False Claims Act (FCA)

Originally enacted during the Civil War to fight profiteering by suppliers to the Union Army, the False Claims Act has evolved into a sweeping statute covering nearly every company doing business with the federal government. The law imposes liability on persons who knowingly submit false claims seeking government funds or who knowingly seek to avoid paying amounts owed to the government. Although well-intentioned, the law has been transformed into a lucrative money machine for plaintiffs’ lawyers and their clients—while hurting American businesses and taxpayers. read more...

While the need for an antifraud statute is clear, the False Claims Act’s broad language and overzealous enforcement have encouraged significant abuse—turning what should be simple contractual disagreements and paperwork errors into claims for fraud. In addition, many states have their own state-level False Claims Acts that also suffer many of the same problems as the current federal statute. 

The law allows the government to pursue any government contractor suspected of making “false claims” about their goods or services to the government. It also allows third-party whistleblowers (called qui tam relators) to sue in the name of the government and to keep a large part of any award or settlement. The statute allows for treble damages (damages three times the amount of the alleged fraud) as well as other potentially excessive penalties. A successful False Claims Act case against a company or person can ultimately result in a prohibition against that company or person receiving future federal contracts or funds. Total monetary damages under the False Claims Act have risen from $272 million in 1992 to a record $4.7 billion in FY 2016.

Since the law was expanded in 1986, plaintiffs’ lawyers have built a cottage industry around qui tam lawsuits—netting tens of millions for whistleblowers and themselves instead of for taxpayers. In fact, the current application of the law is so unbalanced that some whistleblowers are receiving monetary awards for information on violations that they committed.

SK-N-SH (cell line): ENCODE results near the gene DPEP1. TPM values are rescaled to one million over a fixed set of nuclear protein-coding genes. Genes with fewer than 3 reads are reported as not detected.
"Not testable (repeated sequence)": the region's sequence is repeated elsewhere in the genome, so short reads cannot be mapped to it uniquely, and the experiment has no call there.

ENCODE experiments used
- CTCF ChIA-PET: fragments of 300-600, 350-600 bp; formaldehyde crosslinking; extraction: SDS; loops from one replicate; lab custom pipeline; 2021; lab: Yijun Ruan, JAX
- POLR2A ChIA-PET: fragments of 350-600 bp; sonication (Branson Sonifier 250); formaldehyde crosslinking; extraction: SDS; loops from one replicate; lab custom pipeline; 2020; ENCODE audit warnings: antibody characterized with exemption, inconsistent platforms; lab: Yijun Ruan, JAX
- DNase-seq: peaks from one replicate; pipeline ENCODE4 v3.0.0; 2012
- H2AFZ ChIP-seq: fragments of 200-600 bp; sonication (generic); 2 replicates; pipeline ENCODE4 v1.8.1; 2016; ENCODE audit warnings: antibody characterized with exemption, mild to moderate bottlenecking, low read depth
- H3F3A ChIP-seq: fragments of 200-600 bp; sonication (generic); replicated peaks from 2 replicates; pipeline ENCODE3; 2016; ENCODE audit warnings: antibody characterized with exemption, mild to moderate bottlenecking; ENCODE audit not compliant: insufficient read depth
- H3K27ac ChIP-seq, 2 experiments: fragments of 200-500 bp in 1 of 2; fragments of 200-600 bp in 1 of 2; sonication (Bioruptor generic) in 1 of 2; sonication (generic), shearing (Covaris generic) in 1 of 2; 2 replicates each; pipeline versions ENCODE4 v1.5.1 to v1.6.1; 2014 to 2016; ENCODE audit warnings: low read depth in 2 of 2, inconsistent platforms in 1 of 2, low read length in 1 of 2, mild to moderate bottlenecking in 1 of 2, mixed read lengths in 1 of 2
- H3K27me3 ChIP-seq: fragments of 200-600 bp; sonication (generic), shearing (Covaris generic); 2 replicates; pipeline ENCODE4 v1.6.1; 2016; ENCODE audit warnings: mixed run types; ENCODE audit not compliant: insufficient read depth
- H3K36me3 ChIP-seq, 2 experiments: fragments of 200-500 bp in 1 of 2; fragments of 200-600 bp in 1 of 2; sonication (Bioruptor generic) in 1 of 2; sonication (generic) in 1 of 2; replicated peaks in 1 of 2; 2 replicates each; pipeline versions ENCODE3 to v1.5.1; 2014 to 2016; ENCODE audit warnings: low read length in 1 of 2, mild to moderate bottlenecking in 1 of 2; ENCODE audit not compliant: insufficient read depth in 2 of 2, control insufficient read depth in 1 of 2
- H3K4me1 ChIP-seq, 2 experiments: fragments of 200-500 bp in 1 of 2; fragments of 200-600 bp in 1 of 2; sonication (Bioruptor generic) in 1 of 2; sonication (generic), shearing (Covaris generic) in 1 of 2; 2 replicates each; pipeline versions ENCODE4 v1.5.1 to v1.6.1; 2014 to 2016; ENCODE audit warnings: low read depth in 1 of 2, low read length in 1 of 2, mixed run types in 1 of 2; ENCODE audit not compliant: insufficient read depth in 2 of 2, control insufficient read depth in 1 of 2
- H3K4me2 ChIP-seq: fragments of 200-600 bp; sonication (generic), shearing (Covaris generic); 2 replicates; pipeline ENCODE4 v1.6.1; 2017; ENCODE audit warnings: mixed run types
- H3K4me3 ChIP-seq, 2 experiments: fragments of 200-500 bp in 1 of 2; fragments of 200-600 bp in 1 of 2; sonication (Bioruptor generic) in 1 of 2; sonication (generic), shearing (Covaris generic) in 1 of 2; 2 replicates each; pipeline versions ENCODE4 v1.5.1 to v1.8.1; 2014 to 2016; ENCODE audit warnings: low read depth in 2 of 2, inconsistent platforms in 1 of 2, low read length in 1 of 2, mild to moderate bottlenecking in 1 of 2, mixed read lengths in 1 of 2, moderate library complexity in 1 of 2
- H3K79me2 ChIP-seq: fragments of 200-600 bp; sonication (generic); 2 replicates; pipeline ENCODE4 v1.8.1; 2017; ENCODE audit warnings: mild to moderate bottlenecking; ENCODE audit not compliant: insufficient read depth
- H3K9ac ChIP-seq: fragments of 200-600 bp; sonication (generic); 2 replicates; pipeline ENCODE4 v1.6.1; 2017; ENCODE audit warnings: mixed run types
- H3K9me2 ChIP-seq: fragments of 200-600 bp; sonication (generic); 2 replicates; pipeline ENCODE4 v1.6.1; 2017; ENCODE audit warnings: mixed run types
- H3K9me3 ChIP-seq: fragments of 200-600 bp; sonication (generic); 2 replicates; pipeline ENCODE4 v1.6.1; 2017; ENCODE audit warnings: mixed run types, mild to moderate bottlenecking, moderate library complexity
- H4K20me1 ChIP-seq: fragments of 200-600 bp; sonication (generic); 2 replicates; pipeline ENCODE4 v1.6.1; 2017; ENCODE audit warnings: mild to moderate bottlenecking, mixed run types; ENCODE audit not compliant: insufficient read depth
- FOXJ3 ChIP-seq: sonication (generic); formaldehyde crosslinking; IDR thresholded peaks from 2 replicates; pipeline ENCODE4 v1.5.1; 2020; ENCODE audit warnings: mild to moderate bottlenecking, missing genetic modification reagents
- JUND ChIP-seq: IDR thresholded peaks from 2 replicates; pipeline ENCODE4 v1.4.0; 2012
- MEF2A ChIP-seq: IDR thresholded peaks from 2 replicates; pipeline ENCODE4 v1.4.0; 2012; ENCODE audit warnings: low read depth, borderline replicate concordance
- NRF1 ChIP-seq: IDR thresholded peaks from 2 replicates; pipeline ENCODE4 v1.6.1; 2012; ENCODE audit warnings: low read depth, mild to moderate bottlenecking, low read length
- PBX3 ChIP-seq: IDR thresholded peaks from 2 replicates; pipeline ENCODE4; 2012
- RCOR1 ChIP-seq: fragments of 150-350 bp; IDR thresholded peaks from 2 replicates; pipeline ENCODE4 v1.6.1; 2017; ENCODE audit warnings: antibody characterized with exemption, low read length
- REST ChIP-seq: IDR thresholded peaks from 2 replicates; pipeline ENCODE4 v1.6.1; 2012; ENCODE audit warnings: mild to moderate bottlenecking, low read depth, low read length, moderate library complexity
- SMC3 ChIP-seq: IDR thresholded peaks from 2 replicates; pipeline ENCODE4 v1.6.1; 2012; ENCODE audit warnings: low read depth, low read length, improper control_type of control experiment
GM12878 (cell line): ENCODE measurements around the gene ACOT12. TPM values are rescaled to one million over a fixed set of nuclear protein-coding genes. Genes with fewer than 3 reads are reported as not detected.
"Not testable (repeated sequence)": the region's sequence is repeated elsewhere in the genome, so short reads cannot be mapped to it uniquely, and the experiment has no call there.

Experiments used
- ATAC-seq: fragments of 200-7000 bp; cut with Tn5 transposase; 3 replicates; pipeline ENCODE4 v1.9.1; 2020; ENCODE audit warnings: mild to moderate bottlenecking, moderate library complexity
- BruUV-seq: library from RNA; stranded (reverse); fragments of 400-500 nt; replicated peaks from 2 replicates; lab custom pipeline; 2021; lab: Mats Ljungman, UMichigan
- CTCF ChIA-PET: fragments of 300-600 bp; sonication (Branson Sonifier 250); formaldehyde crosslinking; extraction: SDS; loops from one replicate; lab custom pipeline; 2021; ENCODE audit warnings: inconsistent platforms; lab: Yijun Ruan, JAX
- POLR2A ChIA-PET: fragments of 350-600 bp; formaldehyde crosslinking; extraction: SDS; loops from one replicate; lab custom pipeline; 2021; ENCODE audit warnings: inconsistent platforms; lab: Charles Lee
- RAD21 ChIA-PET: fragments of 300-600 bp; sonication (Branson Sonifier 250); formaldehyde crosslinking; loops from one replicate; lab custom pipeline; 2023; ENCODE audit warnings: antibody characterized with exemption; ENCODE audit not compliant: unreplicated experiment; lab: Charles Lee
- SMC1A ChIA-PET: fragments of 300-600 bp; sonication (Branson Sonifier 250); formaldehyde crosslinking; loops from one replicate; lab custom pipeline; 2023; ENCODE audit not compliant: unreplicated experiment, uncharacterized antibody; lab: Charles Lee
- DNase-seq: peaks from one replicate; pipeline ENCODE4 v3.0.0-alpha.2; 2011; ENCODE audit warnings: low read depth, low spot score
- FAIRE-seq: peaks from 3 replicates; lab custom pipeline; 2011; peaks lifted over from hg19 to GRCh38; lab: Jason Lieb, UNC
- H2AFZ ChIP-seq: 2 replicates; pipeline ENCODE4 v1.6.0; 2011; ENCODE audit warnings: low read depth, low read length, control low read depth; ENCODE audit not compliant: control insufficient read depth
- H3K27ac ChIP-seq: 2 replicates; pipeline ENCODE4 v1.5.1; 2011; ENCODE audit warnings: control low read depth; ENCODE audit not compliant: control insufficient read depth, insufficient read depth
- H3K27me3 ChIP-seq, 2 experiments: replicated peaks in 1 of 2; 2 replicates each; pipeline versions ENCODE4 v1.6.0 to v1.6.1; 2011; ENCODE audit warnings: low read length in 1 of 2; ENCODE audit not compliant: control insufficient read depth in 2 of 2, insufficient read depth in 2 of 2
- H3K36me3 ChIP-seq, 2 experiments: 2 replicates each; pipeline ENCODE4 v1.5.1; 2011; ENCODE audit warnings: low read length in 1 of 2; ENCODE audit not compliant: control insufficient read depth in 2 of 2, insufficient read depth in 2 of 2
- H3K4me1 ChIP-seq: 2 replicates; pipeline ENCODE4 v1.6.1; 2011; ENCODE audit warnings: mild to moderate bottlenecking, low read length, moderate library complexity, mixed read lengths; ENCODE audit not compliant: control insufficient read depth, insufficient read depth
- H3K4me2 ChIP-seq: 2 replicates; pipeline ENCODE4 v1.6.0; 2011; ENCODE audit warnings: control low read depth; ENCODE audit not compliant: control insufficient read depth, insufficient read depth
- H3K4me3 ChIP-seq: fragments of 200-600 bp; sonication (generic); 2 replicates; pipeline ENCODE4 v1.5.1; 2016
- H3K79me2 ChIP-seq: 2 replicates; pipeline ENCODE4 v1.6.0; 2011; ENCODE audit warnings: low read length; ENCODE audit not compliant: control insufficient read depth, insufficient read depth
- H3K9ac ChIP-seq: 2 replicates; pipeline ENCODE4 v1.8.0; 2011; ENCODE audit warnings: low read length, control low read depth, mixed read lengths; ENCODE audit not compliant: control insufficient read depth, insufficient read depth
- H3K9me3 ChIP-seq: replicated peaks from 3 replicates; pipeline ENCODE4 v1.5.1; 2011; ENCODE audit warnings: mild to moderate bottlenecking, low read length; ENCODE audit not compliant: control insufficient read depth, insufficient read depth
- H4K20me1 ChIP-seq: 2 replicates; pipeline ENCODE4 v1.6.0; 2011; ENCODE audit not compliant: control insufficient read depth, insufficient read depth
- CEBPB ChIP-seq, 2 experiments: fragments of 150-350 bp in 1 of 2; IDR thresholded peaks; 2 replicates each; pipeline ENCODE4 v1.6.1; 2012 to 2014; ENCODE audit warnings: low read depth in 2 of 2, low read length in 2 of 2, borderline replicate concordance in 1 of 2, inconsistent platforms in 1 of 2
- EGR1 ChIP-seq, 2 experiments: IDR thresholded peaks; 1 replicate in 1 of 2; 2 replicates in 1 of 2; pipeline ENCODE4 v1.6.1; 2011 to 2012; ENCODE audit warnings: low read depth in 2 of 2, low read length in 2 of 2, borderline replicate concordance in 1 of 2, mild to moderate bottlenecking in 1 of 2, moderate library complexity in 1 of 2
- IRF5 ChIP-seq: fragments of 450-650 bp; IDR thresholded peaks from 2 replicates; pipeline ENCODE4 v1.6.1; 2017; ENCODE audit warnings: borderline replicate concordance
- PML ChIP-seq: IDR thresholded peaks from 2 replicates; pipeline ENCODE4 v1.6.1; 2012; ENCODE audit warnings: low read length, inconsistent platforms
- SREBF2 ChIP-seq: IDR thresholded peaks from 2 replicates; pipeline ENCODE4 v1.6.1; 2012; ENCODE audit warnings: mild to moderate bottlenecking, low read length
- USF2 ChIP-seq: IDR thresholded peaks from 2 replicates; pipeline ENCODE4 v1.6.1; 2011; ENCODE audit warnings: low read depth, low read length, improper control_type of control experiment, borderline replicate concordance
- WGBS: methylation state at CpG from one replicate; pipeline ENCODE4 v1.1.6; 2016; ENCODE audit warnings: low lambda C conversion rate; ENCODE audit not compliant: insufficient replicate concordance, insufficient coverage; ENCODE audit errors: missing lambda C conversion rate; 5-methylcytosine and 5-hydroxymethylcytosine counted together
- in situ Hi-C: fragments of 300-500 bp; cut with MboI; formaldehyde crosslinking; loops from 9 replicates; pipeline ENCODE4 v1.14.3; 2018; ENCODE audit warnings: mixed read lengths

A number of reforms to the False Claims Act are needed to restore fairness and predictability and to prevent inappropriate payments. These include (among others):

  • Providing a safe harbor for companies with robust compliance programs
  • Creating reasonable whistleblower incentives to ensure that legitimate fraud is reported, while preventing outrageous awards to whistleblowers and their attorneys
  • Clarifying the use and meaning of “implied certifications”—the doctrine that says a simple, non-monetary error (such as incorrect paperwork by a government contractor) can be used as the basis for a False Claims Act lawsuit
  • Limiting the government’s power to bar ethical companies and individuals from federal contracts as a method to coerce massive settlements

 

Research

101 Ways to Improve State Legal Systems: A User's Guide to Promoting Fair and Effective Civil Justice - FIFTH EDITION 2017

September 12, 2017 | A user's guide to state legal reforms, providing policymakers with a compendium of options available to foster a sound legal system and promote state economies. This resource also offers a compilation of recently-enacted legal reforms to show how legislators can move the proposals described in the guide from theory into practice.

The ILR Research Review - Fall 2016